Residential / Healthy Cities
Healthy City Design 2022
Happy Home: Learnings from the Row House typology
By Gorana Shepherd, Adam Selvey, Ofri Earon and Meik Wiking | 21 Dec 2022 | 0
The Happy Home report has been developed in the wake of the Happiness Research Institute’s GoodHome report, which found that 15 per cent of happiness is correlated with our homes. The Happy Home research investigates and identifies key drivers and tools for designing for happiness at individual and community levels, building on previous research.
The project investigated five different Row House communities in Denmark and the UK. Across these five case studies, we conducted semi-structured face-to-face interviews with a wide range of residents and exploratory workshops with key stakeholders from Row House Communities.
Key drivers and recommendations: Based on in-depth interviews, the key drivers of happiness are drawn from the five case studies that had the most positive impact on residents’ wellbeing. The key drivers to happiness: balancing the private and the communal; personalising the physical layout; sensing nature; experiencing local identity; and engaging in the decision-making process.
The five key drivers guided the development of ten spatial and policy recommendations for public and private developers, architects, and communities to help them design happier homes and neighbourhoods. The findings from the five case studies were used to develop the ten recommendations. The ten recommendations include: creating spaces for privacy; create semi-private spaces to serve as a link between the private and the public; create possibilities to belong to smaller and larger communities at the same time; bring nature indoors; making green spaces more accessible; maintaining adaptability; creating a shared identity through history, culture or lifestyle; using noise to promote cohesion rather than conflict; making urban facilities easily accessible; and balancing accessibility and safety.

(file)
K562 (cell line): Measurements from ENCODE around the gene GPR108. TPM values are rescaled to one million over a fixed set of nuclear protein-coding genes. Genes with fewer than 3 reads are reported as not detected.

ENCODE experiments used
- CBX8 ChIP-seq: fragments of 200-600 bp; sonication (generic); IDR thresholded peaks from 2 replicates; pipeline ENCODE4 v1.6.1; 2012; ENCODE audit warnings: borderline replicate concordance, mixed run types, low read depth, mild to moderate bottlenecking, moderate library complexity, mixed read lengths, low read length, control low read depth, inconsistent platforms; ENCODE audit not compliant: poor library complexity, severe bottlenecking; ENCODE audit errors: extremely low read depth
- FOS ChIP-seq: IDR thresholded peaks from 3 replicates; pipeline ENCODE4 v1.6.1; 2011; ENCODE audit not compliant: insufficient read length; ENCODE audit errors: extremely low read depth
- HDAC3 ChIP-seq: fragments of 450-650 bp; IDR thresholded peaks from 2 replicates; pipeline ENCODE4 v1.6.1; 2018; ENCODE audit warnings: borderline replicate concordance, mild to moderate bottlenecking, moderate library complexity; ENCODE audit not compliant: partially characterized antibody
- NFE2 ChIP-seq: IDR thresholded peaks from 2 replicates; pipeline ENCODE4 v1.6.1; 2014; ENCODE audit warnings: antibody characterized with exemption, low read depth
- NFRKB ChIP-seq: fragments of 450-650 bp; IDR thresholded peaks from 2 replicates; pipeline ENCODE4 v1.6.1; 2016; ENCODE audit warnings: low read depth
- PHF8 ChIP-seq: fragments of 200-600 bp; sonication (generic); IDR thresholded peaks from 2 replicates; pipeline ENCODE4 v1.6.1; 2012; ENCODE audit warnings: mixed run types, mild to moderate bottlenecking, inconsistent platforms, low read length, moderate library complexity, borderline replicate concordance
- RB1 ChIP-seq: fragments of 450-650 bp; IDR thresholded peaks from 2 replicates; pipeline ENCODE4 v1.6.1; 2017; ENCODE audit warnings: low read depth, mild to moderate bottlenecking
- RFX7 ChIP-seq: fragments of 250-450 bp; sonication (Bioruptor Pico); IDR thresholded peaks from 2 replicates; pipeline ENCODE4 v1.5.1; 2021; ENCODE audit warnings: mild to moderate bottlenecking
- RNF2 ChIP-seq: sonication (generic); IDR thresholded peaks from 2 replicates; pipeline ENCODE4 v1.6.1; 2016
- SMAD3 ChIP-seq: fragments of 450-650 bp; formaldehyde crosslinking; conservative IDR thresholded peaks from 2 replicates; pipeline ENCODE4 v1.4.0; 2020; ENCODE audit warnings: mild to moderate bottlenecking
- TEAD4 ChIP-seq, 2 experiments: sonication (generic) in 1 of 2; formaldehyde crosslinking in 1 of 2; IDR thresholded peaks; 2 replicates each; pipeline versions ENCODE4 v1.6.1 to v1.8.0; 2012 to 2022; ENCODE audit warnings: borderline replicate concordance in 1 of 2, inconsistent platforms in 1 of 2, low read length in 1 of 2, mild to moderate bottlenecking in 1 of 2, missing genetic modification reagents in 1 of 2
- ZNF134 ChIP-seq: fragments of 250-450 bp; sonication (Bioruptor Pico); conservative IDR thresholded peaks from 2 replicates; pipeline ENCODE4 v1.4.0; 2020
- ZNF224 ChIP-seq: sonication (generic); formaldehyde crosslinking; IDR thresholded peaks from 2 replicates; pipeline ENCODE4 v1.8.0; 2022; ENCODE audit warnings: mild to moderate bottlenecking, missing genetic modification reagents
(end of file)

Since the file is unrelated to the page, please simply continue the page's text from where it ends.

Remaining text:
Implementation and wider implications: The five drivers and ten recommendations can be used as a toolbox to create happier homes and neighbourhoods. These recommendations can be embedded throughout a home’s lifecycle, including incorporating the resident’s perspective in the design process to increase the likelihood of them experiencing positive emotions in their homes.
The research reinforced the importance of thinking beyond the physical boundaries of our home. The concept of a “complete neighbourhood” provides communities with sustainable and equitable access to meet their daily needs. Can this concept, however, bring happiness? According to the findings of this study, the answer is yes.
By understanding that a ‘home’ includes the wider neighbourhood. A home, like the street, should be considered as part of a larger ecosystem that can contribute to delivering sustainability and happiness.